Jennifer Granick at the Stanford Center for Internet and Society has a good post on the Cybersecurity Act, now pending in the U.S. Senate, authored by Sen. Joseph Lieberman (D-Conn.), Sen. Dianne Feinstein (D-Calif.), Sen. Jay Rockefeller (D-W.Va.) and Sen. Susan Collins (R-Maine).
Jennifer also includes a link to her annotated version ([pdf]) of the bill. The bill is 211 pages. So any annotations are very helpful.
Jennifer says that the bill is “a step forward for those who see government implementation of state of the art security practices lagging behind.” But she emphasizes that the legislation “needs work,” especially to narrow the amount of government cyberspying the bill permits.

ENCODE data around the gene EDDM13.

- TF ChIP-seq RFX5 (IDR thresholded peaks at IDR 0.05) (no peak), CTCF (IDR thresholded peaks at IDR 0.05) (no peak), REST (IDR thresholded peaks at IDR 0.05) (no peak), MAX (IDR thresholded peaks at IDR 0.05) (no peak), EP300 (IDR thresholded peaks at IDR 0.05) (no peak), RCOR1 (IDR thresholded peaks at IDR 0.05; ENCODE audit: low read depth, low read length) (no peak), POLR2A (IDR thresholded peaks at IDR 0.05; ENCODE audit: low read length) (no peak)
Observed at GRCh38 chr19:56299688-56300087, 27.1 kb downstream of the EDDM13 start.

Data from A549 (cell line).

The bill already reflects some work by privacy advocates. Amendments that have been inserted to the bill to curtail government civil-liberties incursions are explained by Michelle Richardson in a post on the ACLU’s Washington Markup blog.
The bill, in its current form, does not weigh heavily on private industry, since it offers only “guidelines” for non-government actors, not regulations. But, as Jennifer notes, a report on national cybersecurity issues concludes that voluntary efforts on the part of industry “will be inadequate against advanced nation-state opponents.” In other words, the wisdom is that we will need government regs to keep the power company safe from North Korea.